“The Lunar Excitation”
May 24th, 2010
“What’s life without whimsy?”
In the age of Ausiello (a dark age if I’ve ever heard of one), there are no more surprises: we’ve known for months that Sheldon would be “getting a love interest” in the form of Mayim Bialik, so any of the sudden shock at the events of “The Lunar Excitation” never really materializes. We’ve had months to think about how the show was going to negotiate Sheldon experiencing something vaguely approaching a romantic connection after having made the argument that the character is “in love with science,” so it’s not like we didn’t know this was coming.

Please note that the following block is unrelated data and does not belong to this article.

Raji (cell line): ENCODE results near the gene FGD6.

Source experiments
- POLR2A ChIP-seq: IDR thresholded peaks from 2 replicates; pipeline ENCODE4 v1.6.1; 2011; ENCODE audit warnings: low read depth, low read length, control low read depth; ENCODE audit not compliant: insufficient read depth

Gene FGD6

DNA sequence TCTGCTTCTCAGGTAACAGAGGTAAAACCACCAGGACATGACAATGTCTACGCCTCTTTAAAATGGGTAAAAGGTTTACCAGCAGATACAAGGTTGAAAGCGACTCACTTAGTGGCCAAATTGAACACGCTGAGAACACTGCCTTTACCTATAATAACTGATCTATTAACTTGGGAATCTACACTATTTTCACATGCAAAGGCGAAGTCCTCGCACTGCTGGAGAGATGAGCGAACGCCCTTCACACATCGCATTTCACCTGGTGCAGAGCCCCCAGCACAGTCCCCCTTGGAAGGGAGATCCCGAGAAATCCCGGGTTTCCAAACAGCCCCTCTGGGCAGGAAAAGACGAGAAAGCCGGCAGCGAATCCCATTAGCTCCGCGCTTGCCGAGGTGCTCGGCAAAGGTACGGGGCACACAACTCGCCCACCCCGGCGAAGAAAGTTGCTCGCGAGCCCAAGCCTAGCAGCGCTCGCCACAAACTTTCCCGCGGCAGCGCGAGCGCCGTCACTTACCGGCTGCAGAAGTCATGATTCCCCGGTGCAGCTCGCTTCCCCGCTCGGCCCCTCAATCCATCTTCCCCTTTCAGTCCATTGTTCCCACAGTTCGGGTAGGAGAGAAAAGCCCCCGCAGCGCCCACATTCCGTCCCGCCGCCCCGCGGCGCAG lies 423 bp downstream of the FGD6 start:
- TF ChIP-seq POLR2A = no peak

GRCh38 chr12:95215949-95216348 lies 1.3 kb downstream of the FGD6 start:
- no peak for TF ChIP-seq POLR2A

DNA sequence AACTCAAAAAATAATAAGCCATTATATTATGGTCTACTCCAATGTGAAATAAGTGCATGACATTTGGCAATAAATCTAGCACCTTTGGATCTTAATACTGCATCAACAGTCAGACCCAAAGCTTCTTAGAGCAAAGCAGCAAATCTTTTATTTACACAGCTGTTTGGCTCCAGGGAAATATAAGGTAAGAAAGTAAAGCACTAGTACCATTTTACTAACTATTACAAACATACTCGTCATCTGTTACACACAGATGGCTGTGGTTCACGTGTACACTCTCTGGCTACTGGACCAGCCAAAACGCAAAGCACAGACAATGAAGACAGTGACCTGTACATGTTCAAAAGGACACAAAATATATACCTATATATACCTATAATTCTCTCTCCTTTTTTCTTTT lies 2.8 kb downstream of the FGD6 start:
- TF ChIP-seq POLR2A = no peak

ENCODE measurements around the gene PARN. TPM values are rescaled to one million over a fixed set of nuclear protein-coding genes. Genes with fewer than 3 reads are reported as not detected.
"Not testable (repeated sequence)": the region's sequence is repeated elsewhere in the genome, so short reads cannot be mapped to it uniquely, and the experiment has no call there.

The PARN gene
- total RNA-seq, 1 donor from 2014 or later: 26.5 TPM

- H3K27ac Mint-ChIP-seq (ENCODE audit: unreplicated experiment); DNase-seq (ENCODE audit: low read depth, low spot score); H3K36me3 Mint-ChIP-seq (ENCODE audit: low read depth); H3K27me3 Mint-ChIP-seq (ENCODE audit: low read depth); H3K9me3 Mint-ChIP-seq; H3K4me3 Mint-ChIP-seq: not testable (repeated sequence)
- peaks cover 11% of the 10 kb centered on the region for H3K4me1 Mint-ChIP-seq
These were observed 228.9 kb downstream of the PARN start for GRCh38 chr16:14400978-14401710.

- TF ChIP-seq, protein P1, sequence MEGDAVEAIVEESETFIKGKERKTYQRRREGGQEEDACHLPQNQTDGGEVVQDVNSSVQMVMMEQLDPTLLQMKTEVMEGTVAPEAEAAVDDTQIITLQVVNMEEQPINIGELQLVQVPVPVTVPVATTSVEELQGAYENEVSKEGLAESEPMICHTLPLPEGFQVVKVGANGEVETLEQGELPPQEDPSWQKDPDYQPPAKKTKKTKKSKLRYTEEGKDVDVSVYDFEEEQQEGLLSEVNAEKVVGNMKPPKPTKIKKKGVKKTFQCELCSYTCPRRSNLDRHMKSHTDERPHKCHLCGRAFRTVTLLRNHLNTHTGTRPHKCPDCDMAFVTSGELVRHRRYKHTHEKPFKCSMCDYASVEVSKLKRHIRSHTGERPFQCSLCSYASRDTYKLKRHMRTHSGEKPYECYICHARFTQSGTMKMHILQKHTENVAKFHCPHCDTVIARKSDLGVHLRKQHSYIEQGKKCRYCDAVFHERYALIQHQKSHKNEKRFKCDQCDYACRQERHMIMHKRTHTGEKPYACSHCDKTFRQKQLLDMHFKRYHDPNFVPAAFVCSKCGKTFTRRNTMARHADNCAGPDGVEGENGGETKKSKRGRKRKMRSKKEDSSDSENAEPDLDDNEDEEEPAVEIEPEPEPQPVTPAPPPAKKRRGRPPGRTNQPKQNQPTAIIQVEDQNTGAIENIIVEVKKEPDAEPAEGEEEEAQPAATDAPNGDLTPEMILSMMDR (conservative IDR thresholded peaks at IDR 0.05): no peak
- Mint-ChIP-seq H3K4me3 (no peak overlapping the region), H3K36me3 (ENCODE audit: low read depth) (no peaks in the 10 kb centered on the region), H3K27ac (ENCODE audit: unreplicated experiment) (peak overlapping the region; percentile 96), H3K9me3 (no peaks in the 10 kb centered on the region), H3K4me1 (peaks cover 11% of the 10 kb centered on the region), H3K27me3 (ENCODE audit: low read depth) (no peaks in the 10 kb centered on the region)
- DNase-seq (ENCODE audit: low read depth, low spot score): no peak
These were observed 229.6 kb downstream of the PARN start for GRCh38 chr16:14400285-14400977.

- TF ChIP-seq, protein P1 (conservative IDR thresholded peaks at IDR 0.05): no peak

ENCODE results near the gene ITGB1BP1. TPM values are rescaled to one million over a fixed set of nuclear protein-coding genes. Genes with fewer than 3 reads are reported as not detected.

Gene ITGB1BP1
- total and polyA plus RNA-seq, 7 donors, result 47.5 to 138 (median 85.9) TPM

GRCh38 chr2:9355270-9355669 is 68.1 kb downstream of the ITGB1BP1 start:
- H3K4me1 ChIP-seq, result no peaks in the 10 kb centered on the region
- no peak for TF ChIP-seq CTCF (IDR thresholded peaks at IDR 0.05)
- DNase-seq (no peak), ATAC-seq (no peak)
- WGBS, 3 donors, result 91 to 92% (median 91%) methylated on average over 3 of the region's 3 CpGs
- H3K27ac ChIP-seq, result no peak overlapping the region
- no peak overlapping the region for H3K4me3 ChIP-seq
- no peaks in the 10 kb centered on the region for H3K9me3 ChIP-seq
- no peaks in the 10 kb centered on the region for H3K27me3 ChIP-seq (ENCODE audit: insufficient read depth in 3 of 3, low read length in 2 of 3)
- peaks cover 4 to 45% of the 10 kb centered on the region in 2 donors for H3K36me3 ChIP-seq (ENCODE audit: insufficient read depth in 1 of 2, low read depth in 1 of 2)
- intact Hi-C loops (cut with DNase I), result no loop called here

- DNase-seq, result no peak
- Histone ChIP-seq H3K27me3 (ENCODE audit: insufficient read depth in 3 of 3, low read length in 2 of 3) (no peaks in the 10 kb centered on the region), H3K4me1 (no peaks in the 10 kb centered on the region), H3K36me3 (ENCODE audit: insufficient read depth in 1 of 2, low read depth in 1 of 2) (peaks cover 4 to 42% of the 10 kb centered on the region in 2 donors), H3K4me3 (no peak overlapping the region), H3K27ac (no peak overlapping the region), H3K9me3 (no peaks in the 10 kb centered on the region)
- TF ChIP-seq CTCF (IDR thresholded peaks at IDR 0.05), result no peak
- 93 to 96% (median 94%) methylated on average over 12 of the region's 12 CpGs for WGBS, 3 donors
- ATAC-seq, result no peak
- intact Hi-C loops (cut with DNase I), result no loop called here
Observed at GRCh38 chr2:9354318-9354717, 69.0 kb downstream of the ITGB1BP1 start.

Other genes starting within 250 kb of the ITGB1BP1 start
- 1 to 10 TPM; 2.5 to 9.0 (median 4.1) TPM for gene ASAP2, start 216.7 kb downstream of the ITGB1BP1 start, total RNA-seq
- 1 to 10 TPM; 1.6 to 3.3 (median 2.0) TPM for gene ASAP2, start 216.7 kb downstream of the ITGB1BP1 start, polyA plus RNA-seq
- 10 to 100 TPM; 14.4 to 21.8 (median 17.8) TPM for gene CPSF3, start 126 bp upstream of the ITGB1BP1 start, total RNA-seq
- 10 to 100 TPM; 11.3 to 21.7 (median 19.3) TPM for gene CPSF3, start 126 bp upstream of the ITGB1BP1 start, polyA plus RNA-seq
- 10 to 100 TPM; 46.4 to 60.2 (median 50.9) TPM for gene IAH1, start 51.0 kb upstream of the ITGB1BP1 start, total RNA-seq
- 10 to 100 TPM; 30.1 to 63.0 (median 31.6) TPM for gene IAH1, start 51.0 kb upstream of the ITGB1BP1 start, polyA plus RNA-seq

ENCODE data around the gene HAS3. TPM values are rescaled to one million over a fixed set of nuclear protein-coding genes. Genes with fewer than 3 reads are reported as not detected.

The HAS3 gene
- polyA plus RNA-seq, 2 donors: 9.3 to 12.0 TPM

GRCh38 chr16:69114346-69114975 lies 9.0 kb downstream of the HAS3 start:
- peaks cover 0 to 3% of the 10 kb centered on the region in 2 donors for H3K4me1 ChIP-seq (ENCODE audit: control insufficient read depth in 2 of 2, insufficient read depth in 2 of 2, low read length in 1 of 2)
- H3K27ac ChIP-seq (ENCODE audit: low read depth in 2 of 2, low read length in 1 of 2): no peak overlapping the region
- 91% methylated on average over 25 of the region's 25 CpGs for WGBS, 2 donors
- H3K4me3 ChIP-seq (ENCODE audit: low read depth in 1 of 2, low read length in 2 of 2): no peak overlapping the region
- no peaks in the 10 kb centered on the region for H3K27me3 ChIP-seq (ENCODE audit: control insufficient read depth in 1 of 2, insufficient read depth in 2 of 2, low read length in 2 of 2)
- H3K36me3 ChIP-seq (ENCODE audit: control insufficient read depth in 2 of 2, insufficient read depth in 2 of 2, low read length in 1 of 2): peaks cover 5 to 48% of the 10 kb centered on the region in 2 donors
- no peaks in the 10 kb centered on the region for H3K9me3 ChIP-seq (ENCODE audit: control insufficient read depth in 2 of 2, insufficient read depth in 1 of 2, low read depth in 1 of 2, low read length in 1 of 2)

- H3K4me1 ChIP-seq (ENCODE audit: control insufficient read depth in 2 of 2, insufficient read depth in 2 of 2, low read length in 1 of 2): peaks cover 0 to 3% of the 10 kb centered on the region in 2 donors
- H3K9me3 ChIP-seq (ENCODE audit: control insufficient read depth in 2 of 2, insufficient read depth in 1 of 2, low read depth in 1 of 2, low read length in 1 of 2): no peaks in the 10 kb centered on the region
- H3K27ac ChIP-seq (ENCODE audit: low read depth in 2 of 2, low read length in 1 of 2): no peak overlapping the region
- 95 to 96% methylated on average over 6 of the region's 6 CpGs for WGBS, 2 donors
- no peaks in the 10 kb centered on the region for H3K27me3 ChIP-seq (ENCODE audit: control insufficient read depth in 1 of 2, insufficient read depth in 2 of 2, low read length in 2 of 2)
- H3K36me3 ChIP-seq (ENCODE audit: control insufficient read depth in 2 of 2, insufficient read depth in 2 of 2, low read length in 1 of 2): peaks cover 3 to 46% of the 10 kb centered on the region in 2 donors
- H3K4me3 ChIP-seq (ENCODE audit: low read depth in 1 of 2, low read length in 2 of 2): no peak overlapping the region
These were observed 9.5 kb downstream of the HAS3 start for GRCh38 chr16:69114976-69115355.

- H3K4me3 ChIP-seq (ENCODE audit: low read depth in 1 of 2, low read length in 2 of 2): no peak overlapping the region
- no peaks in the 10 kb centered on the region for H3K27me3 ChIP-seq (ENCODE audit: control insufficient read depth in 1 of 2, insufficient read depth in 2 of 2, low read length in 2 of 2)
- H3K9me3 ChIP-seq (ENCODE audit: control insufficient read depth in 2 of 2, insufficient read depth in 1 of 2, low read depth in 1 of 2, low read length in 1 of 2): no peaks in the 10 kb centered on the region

The question for me was just how they would maneuver Sheldon into this situation, and how they would either maneuver him out of it or transition into a new facet of his personality. Ultimately, the final two questions are going to have to wait until next season, but I quite liked “The Lunar Excitation” in terms of how it got Sheldon to the point of being willing to (sort of) put himself out there (quasi-)romantically. It’s not, perhaps, the complex investigation of Sheldon’s social interactions which speaks to his greater neuroses that some part of me desires, but when you consider what this storyline could have become I think we have to consider ourselves lucky: Jim Parsons remains funny, Sheldon’s character is never compromised, and the series resists “duping” Sheldon into becoming a part of the charade.